There is certainly a greater sense of urgency coming from Ukrainian officials right now, whose pleas for supplies of western weapons, especially long-range artillery, has reached a new pitch. Could it be that what we are seeing is a shift in momentum in the war moving for the first time in Russia’s favour?
“Recent Russian gains offer a sobering check on expectations for the near term,” tweeted defence analyst Michael Kofman, director of Russian studies at the US-based CNA think-tank last week.
His comment hints at the unease among many in the West as to the potential direction in which the war might now be heading. Faced with possible Ukrainian battlefield losses pressure has grown on the US and other Western countries to concede to Kyiv’s pleas for more weaponry especially long-range rocket systems which Washington looks set to provide.
The risks in providing such weapons capable of hitting Russian territory are obvious and already Moscow has warned that such a move would be a “serious step towards unacceptable escalation”.
Then again, the risk that by not supplying what Ukraine asks for could see Russian forces build on their momentum is an even more unpalatable thought to Ukraine’s Western allies.
Colombia: Prospect of leftist election win spooks Colombian elites and the US
It’s an election widely seen as the most important in the country’s recent history. As Colombia goes to the polls today to vote in the first round of a highly contested presidential election the race until now has been dominated by two candidates that have grown to represent the political and social divisions that split the polarised South American country.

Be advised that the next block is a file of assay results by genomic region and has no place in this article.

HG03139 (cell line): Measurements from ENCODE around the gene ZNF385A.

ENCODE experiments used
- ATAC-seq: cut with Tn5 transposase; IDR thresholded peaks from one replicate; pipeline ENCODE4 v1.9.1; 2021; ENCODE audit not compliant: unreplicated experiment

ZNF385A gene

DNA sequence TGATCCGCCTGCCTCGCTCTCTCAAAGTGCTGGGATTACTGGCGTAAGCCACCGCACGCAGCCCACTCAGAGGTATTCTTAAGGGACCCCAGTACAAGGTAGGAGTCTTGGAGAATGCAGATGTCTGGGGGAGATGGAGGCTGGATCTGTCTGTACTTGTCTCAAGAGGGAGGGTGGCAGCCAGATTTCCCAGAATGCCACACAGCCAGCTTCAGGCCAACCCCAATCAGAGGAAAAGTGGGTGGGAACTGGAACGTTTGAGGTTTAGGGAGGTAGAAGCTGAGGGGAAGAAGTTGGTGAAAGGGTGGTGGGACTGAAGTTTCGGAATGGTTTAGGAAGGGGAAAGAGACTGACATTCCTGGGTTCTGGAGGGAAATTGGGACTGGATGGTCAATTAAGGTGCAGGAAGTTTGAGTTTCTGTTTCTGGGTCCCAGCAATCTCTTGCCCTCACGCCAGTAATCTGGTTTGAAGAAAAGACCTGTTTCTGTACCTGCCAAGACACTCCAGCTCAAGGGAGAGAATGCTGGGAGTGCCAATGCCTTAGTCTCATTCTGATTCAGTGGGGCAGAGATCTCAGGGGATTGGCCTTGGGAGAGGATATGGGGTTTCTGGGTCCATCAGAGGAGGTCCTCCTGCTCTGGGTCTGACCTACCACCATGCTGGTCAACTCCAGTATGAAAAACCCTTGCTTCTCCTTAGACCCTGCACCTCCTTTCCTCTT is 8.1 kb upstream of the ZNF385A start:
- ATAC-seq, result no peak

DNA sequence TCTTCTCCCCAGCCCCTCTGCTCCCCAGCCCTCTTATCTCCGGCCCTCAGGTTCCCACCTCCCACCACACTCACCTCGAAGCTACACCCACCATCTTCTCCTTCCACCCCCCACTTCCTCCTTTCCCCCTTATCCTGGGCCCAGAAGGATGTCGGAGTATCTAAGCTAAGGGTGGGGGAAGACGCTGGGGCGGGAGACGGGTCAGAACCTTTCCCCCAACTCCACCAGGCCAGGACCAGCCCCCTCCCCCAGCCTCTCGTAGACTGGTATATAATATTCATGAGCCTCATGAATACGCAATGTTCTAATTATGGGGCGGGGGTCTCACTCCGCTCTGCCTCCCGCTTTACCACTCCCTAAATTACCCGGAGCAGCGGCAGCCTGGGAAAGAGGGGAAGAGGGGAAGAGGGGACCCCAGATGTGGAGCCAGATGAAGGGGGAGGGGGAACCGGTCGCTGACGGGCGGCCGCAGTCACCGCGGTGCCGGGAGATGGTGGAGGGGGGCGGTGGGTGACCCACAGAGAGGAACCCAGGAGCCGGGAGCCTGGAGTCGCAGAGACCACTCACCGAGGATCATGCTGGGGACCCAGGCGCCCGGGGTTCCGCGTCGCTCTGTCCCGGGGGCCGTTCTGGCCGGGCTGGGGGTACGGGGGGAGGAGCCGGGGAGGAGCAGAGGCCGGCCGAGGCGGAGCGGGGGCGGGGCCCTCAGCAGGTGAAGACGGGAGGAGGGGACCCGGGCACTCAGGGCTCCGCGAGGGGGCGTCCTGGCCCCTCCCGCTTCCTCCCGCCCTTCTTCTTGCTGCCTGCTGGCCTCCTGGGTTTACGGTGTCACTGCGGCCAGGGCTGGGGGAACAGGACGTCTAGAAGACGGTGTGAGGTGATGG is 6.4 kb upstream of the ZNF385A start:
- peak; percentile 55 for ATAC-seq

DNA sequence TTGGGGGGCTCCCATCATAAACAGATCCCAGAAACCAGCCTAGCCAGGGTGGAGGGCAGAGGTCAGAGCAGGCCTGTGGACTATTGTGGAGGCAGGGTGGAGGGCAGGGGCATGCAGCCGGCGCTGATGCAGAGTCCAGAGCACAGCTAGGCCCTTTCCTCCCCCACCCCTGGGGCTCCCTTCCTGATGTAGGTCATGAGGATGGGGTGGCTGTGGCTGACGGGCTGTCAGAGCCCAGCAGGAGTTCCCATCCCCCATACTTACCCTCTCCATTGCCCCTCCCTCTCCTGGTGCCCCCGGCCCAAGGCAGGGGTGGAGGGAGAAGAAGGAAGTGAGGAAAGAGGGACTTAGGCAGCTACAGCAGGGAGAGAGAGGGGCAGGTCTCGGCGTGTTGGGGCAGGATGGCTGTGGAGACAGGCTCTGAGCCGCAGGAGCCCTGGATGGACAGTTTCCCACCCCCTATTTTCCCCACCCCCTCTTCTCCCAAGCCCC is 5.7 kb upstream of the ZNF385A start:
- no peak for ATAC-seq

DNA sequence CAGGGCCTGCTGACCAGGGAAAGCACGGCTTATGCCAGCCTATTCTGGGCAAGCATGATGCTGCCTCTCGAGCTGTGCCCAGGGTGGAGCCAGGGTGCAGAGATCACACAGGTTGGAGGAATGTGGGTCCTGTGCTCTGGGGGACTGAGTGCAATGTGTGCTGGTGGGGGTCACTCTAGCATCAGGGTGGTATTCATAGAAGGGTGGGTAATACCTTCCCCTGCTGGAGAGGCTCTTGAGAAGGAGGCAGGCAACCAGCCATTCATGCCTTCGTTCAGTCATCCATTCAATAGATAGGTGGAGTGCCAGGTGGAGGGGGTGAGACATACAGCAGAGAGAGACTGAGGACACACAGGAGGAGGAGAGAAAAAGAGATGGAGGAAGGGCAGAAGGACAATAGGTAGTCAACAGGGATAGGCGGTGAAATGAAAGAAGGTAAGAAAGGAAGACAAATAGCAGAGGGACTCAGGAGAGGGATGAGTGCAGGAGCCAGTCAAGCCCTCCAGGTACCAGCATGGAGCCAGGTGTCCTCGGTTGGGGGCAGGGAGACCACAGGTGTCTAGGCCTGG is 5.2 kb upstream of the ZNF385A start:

The front-runner is Gustavo Petro, a former left-wing guerrilla, economist and politician whose anti – establishment message is resonating with voters to whom he has promised to decrease inequality and poverty.
Polls would suggest that Petro has a good chance of defeating key rival conservative civil engineer Federico “Fico” Gutierrez, who though trailing Petro is attracting the support of many right-wing Colombians as well as the country’s political establishment, which fears what electing a leftist could mean.
They are not the only ones wary of a potential Petro win. The US which views Colombia as its closet ally in South America and given $10bn of military assistance since 2000, is also looking on with trepidation.
Part of the reason is that Petro when only 19 years old was once a member of the leftist M-19 guerrilla movement and Washington fears that some of his ideas might still hark back to those years of his youthful radicalism.
Colombia is the only major country in the region that has never elected a left-wing president though Petro has come close to office once before back in 2018 when he ran against current conservative incumbent President Ivan Duque Marquez who now has a disapproval rating of 75 per cent.
“Never before have Colombians been this open to giving the far left an opportunity to govern,” says Sergio Guzman, director of Colombia Risk Analysis. “The left has been working towards this moment for decades. This is their clearest opportunity,”Guzman was quoted recently by the Financial Times as saying.